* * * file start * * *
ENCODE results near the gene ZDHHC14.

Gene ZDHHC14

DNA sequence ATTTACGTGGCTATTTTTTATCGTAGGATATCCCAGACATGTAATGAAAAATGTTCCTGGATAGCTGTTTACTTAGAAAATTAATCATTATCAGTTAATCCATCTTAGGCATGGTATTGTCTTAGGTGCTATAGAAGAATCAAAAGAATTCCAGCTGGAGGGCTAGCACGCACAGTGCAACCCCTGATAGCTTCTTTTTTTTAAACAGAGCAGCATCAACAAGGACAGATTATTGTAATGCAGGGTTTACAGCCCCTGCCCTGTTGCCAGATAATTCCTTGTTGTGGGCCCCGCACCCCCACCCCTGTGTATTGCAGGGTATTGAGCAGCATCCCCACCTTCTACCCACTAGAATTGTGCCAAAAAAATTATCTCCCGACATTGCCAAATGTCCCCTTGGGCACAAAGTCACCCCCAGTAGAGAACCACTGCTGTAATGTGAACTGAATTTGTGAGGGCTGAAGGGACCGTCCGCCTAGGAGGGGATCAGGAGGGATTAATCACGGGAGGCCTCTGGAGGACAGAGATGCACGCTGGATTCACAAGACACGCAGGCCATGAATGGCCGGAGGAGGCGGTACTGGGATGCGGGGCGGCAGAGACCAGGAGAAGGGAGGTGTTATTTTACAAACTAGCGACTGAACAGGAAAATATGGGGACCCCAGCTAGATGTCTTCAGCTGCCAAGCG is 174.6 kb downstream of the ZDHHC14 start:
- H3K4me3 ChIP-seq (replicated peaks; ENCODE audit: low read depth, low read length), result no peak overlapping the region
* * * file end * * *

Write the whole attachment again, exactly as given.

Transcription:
ENCODE results near the gene ZDHHC14.

Gene ZDHHC14

DNA sequence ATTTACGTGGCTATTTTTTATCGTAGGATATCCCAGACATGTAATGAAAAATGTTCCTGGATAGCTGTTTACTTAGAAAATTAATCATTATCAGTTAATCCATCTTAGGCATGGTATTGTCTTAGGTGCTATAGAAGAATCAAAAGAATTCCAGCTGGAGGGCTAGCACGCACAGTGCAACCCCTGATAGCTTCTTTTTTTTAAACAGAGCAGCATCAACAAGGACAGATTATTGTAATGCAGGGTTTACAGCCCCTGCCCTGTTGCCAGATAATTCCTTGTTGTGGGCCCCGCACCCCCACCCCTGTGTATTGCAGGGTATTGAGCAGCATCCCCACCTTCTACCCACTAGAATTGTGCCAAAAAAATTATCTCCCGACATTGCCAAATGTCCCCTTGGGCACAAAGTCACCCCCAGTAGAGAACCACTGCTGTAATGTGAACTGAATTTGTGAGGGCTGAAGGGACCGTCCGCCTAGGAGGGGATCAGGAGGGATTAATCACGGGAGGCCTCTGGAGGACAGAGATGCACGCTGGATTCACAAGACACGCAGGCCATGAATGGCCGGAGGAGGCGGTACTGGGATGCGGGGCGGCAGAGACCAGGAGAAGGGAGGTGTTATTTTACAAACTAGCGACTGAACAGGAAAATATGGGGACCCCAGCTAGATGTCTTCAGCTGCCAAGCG is 174.6 kb downstream of the ZDHHC14 start:
- H3K4me3 ChIP-seq (replicated peaks; ENCODE audit: low read depth, low read length), result no peak overlapping the region